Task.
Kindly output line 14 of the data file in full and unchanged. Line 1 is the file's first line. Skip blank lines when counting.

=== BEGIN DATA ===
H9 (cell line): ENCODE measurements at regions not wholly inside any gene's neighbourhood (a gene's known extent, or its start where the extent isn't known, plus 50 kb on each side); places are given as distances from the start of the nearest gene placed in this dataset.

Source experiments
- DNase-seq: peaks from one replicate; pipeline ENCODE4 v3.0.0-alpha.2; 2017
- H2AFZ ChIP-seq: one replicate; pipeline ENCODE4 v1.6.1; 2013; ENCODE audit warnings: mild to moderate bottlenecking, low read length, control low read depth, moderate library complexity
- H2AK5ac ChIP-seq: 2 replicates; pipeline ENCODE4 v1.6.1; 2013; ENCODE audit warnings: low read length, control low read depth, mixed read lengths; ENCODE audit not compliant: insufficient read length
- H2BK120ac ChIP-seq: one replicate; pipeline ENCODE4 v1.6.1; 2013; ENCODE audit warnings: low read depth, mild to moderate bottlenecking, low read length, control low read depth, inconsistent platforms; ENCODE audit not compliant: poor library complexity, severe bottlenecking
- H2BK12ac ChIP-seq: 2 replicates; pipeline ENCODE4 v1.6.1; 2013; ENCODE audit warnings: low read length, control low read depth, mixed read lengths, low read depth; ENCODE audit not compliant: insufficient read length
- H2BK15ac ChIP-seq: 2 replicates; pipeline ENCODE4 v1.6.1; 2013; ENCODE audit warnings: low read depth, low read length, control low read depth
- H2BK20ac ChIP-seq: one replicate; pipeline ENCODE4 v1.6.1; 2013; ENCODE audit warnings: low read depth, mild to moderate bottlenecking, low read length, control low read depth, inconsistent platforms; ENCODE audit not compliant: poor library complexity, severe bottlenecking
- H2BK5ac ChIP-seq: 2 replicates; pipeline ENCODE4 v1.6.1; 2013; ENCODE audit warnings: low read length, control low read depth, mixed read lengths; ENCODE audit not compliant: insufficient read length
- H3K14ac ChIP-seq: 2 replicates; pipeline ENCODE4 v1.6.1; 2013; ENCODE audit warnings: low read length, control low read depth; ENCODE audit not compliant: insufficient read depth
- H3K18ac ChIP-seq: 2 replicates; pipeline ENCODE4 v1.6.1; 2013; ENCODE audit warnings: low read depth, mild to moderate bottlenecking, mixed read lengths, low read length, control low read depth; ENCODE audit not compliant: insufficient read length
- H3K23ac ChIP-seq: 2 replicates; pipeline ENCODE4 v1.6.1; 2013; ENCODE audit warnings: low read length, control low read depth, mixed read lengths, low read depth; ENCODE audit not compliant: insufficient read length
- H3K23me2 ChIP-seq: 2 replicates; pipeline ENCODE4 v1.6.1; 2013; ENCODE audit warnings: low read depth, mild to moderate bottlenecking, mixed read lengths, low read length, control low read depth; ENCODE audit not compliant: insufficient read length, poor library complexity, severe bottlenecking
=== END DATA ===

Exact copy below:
- H3K23me2 ChIP-seq: 2 replicates; pipeline ENCODE4 v1.6.1; 2013; ENCODE audit warnings: low read depth, mild to moderate bottlenecking, mixed read lengths, low read length, control low read depth; ENCODE audit not compliant: insufficient read length, poor library complexity, severe bottlenecking